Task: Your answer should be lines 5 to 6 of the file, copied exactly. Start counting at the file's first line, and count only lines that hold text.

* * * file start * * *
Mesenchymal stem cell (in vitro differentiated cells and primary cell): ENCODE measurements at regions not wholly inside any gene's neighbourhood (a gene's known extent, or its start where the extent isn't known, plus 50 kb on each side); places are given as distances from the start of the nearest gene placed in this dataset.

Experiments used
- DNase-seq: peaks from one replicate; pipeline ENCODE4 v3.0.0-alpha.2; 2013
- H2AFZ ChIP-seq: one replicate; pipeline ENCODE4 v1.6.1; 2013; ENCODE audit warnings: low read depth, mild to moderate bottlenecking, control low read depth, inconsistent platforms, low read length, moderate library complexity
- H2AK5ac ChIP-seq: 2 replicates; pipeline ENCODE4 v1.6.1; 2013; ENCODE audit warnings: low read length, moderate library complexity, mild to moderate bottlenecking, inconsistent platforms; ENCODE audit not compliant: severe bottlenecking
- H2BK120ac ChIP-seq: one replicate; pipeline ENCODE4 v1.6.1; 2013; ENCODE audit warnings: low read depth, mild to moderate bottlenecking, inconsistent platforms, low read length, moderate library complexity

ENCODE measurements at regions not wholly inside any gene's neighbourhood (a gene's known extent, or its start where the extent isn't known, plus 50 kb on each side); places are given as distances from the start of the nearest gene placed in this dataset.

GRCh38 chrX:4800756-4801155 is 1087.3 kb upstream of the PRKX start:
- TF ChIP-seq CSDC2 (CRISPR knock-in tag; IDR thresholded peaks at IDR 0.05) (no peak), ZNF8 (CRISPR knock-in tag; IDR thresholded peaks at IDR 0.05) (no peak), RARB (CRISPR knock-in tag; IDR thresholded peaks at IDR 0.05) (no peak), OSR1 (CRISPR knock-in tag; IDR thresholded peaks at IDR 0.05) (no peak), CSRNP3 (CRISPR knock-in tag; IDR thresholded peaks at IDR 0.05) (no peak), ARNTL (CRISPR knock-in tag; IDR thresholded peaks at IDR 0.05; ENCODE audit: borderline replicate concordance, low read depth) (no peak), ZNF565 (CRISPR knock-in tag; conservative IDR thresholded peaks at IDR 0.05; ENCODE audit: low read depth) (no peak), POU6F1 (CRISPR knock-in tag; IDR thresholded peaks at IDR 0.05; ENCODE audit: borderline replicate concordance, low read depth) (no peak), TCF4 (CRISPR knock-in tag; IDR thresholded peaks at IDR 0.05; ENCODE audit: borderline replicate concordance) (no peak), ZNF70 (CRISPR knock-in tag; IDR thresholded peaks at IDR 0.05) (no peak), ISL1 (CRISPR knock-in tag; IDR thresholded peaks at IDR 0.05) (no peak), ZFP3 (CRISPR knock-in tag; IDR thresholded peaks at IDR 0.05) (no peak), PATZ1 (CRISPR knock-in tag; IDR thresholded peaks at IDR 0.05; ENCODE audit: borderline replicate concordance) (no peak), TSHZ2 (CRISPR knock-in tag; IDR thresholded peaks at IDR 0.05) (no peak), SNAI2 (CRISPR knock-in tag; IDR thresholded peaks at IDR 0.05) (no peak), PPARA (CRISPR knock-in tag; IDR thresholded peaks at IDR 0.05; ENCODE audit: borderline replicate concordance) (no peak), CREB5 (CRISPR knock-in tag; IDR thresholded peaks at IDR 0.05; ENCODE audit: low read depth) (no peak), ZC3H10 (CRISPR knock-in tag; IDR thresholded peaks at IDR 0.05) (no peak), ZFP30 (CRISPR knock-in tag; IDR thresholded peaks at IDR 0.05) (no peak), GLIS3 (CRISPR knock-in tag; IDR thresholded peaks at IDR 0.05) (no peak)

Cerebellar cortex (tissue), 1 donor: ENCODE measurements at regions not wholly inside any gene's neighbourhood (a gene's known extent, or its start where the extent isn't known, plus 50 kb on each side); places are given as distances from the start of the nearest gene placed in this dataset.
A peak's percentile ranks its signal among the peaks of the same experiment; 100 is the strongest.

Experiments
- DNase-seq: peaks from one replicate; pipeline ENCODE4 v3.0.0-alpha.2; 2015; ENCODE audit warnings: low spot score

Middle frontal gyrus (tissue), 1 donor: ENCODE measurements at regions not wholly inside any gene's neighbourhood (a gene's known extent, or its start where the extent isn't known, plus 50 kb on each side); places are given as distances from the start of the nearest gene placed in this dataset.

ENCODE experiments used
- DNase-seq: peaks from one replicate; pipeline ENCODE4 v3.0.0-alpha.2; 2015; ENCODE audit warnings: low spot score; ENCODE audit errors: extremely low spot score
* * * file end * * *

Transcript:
- H2AK5ac ChIP-seq: 2 replicates; pipeline ENCODE4 v1.6.1; 2013; ENCODE audit warnings: low read length, moderate library complexity, mild to moderate bottlenecking, inconsistent platforms; ENCODE audit not compliant: severe bottlenecking
- H2BK120ac ChIP-seq: one replicate; pipeline ENCODE4 v1.6.1; 2013; ENCODE audit warnings: low read depth, mild to moderate bottlenecking, inconsistent platforms, low read length, moderate library complexity